Your new A/V receiver's front panel seems friendly enough with its softly winking LEDs and ergonomic layout of buttons and knobs. But turn that sucker around, and you'll find a menacing thicket of jacks, terminals, and other connectors - some familiar, some not.
When shopping for amplifier power, most of us calculate, consciously or otherwise, watts-per-dollar. I’m here to suggest another metric: pounds-per-watt, (kilos, if you prefer), divided by dollars. Amplification by the pound.
Typical tower speakers arrive with so many wonderful opportunities for self-injury: When you take them off the truck and when you haul them into the listening room, for starters. And that’s not to mention when you unpack them and set them up and when you adjust placement (especially with carpet spikes). But Oregon’s Aperion Audio, God love ’em, has finally delivered a tower speaker that even the most physically challenged audiophile can love: the Verus Forte.
AT A GLANCE Plus
Outstanding seven-channel power from uncommon amp topology
Dirac Live auto setup and room correction
Winning remote handset
Reference-grade seven-channel power, an unusual (and unusually effective) auto-EQ system, and refreshing simplicity and straightforward ergonomics in a pricey, albeit very attractive and well-executed package.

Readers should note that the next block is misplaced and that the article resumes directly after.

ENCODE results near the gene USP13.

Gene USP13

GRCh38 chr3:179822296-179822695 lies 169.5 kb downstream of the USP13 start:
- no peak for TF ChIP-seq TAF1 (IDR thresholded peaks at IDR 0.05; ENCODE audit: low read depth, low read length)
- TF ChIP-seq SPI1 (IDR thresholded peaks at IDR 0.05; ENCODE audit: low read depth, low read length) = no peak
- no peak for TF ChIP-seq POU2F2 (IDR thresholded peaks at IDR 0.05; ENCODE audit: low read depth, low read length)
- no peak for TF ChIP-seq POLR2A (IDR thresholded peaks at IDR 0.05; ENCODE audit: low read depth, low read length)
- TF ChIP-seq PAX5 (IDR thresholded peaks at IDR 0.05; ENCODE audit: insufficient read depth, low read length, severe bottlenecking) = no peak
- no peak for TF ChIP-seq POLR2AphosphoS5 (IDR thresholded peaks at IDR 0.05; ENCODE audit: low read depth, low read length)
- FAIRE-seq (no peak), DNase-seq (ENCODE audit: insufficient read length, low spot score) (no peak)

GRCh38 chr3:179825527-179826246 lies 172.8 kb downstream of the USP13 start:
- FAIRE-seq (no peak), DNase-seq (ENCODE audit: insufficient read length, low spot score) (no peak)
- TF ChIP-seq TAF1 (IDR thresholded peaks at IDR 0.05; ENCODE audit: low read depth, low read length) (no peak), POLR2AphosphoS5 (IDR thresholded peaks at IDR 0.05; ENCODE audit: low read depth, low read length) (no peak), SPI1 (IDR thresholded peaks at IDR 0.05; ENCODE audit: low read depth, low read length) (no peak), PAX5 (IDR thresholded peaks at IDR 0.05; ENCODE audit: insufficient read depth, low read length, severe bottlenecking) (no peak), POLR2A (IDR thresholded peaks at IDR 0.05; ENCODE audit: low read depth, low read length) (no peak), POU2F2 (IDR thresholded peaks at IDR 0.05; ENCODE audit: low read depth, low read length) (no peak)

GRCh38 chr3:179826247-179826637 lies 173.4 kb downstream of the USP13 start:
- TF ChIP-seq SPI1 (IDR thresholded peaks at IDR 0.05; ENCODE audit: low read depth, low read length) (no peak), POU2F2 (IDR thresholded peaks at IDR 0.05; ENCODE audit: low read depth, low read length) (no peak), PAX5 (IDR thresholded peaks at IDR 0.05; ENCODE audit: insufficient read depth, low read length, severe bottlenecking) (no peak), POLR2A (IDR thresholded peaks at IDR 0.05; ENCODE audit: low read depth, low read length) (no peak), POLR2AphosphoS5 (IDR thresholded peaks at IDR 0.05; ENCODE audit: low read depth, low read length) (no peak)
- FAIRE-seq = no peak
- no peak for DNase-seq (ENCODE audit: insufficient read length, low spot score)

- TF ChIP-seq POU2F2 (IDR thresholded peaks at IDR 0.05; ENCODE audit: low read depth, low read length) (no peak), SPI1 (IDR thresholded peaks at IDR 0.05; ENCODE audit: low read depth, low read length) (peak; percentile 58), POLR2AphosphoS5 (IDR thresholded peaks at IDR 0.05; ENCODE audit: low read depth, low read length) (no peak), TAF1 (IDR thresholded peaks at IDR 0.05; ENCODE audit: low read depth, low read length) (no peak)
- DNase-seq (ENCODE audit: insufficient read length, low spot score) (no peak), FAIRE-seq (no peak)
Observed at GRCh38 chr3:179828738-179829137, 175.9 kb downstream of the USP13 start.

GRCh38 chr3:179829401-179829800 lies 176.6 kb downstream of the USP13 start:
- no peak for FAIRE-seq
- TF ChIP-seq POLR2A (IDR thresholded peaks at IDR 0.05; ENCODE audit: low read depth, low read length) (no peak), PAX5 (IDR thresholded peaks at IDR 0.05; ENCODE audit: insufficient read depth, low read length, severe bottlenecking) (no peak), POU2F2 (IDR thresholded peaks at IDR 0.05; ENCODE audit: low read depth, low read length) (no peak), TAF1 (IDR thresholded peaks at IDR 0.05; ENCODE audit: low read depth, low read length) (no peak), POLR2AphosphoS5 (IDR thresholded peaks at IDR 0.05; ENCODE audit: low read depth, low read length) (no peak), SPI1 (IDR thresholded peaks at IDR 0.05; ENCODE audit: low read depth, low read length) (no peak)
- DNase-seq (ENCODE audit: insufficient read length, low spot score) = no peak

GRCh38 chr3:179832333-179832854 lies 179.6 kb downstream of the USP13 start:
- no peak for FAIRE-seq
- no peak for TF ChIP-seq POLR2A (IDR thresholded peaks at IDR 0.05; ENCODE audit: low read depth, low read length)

Arcam’s new flagship A/V receiver, the AVR850, is about the most expensive receiver you can buy today: $6,000 here in the Land of the Free(-ish) (not counting a slightly more expensive, similarly spec’d model sourced by Arcam for AudioControl). That’s a lot of simoleons for a box that, on the surface anyway, doesn’t do quite as much stuff as the big-brand models, doesn’t have as much claimed-on-paper power or as many colored lights or flashing displays, and which exudes a substantially simpler design aesthetic. So what do you get for your extra couple of kilo-clams?
Artison is a new speaker company with more going for it than just a clever name. It also boasts an impeccable pedigree (creator Cary Christie was a founder of industry pillar Infinity), some classy, smart industrial design, and a well-considered answer to the puzzle of how to mate plasma TVs with serious home theater speakers.
AT A GLANCE Plus
True bass from truly tiny sub
Highly flexible setup, including wireless option
Beautifully made and
Finite upper-volume limits
Display too small to discern easily
If you demand real bass from a really small subwoofer (and you have $1,000 to pay for it), Artison’s got your micro-sub.
Ever since the first hominid bashed another hominid over the head (with the femur of a third hominid), humankind has pursued one arms race or another. From the atlatl to the AR-15, man’s competitive genius always finds a way to up the ante. One rather more constructive expression of this innate drive can be seen in the long-standing contest to extract more and more bass out of smaller and smaller boxes.